If I had to summarize my guidance in a single sound bite, it would go something like this: Pay attention to your surroundings, don’t be stupid and don’t run around on the web with full administrative rights on your computer. Better yet, give Linux Mint a try http://jet-computing.com/linux/linux-mint/
Alright then, let’s break that down.
Step 1: Don’t panic.
To borrow from a classic Monty Python sketch, the two … no, three chief weapons of online criminals are “fear and surprise…and ruthless efficiency.” Their goal is to appear when you don’t expect them and convince you to act hastily. Online criminals often play on fear (your PC or Mac is infected with malware!) or simple social engineering (try these smileys! oh, and you need this codec—fake, of course—to play an enticing video clip).
The antidote to Monty Python, of course, is Douglas Adams, for whom “Don’t panic” was the secret of successful intergalactic hitchhiking.
When in doubt, stop. Think. Ask for help. If you’re truly worried, pull the plug on your Internet connection temporarily until you can call a knowledgeable friend or drag the machine in to a specialist for a thorough diagnosis.
You should, of course, have a regular backup routine. Mechanical failures (a crashed hard drive or a dropped notebook) can be even more devastating than a malware attack. With Windows 7, you can use the built-in backup program to save an image backup on an external hard drive; you can do the same thing on a Mac using Time Machine. Restoring a full backup is easy, especially if the alternative is spending hours trying to track down a well-hidden infection.
And don’t be paranoid. I can’t count the number of times I’ve heard from otherwise smart people who break out all sorts of terrible tools—registry cleaners and system optimizers being the worst offenders—at the first sign of trouble. Those snake-oil programs, in my experience, tend to make the problem worse.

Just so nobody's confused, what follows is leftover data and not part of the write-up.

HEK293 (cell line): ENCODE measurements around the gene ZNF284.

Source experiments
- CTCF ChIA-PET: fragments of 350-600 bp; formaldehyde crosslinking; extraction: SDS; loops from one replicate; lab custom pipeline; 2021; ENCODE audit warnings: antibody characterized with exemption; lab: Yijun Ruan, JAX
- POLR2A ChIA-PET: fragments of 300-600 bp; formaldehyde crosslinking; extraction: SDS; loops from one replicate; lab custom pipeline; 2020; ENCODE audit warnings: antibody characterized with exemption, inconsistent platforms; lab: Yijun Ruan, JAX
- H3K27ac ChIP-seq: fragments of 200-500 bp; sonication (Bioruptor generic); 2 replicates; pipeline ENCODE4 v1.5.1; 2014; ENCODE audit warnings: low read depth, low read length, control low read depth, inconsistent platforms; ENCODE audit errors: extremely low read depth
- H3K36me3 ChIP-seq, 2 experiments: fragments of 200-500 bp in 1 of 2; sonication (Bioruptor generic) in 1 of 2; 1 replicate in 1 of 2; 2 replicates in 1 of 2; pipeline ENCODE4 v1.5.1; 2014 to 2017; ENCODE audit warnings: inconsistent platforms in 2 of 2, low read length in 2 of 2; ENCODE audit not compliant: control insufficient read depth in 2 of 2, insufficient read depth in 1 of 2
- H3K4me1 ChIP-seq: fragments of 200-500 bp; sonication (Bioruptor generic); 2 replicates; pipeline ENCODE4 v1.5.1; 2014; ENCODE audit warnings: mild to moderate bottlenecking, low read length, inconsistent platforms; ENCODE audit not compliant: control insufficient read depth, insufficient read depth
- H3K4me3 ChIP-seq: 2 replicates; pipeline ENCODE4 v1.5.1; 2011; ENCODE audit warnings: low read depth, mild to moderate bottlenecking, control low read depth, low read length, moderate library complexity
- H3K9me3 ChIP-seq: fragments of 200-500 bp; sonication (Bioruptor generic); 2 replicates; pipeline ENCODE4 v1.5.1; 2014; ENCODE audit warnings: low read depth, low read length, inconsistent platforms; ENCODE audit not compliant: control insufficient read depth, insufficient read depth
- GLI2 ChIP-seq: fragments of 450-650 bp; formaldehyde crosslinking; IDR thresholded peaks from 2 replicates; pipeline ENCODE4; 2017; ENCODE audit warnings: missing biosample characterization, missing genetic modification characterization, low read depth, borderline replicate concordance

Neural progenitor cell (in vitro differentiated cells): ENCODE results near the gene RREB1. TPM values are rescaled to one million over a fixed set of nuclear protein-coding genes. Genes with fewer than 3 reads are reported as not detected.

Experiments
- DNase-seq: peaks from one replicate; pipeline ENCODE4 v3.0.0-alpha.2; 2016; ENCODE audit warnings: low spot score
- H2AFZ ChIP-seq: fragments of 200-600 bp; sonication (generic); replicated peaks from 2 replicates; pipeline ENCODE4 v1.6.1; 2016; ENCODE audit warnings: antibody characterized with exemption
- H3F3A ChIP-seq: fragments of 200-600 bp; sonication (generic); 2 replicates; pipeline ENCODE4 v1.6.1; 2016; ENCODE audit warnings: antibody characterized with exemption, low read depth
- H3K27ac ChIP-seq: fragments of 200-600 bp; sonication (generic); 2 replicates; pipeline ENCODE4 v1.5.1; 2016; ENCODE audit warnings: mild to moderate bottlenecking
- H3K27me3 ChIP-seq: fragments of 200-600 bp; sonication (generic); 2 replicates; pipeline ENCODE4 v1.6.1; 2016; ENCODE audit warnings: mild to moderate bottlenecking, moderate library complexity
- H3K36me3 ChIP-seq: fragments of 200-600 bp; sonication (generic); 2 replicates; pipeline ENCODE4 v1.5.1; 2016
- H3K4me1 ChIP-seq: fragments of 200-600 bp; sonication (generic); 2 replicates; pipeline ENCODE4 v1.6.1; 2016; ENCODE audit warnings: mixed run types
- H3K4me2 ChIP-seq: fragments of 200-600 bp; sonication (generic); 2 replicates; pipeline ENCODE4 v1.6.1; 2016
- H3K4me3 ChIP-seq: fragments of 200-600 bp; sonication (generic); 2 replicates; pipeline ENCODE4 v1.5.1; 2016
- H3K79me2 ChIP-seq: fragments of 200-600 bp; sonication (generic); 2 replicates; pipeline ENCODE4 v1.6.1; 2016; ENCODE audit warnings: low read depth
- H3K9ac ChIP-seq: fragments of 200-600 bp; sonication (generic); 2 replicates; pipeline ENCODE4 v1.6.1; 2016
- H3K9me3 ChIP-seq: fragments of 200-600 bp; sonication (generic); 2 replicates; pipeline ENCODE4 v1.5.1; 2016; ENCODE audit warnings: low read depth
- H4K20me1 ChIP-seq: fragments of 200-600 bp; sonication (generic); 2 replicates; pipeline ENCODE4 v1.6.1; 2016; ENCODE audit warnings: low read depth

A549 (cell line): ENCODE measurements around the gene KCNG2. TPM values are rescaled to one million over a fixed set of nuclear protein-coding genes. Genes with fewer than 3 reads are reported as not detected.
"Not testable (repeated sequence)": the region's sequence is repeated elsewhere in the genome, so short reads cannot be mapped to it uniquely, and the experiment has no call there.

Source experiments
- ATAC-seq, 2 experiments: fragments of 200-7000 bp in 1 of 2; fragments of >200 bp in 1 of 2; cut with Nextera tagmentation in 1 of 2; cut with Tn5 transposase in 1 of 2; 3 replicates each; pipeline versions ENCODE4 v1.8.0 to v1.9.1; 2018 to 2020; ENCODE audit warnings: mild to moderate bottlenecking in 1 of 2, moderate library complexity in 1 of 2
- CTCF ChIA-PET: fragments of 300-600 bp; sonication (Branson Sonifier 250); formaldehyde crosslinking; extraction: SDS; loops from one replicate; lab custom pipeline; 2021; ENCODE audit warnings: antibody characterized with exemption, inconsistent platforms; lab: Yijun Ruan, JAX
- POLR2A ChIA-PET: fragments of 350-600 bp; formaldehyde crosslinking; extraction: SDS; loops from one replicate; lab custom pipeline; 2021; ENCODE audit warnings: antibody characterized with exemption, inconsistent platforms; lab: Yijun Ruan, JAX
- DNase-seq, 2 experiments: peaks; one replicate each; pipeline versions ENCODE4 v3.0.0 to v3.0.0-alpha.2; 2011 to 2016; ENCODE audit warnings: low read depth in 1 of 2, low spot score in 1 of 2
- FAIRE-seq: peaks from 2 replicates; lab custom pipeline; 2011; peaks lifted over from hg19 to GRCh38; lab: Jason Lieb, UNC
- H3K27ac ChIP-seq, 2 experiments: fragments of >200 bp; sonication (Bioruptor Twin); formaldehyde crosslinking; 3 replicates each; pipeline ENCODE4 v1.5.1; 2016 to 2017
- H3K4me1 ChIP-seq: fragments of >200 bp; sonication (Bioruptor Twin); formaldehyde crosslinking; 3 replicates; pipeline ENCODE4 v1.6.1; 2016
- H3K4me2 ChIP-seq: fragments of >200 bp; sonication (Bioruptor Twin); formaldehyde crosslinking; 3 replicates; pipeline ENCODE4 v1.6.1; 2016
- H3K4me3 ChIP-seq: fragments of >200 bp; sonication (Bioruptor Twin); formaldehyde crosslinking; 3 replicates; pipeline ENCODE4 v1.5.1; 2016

Drive-by downloads and other sneak attacks are, fortunately, extremely rare. Yes, they happen, but the overwhelming majority of attacks aim at vulnerabilities that have been patched months or even years earlier.
Bad guys prey on the weak, technically unsophisticated, and ill-informed who don’t update regularly. You really,really want to avoid being a part of that group. It’s easy:
- If you use Windows, turn on Windows Update and set it to automatically download and install updates. Those updates include Windows components like Internet Explorer. If you use other Microsoft software (Office, Silverlight, Windows Live Essentials, and so on) enable Microsoft Update, which is available from the Windows Update configuration screen.
- If you use OS X, turn on Apple Software Update and set it to automatically download and install updates.
And don’t overlook potential attacks from third-party software. On any platform, it is essential to regularly update not just the operating system and its components, but also any popular Internet-connected program.That means browsers like Chrome and Firefox, utilities like Adobe’s Flash and Reader, runtime environments like Java and Silverlight and Adobe AIR, and media players like iTunes and QuickTime (on Macs, the latter two programs are included with system updates).
To make the process a little easier, I enthusiastically recommend Ninite, which automatically updates third-party software using the same URL you use to install the originals. It keeps unwanted add-ons and third-party programs at bay, too.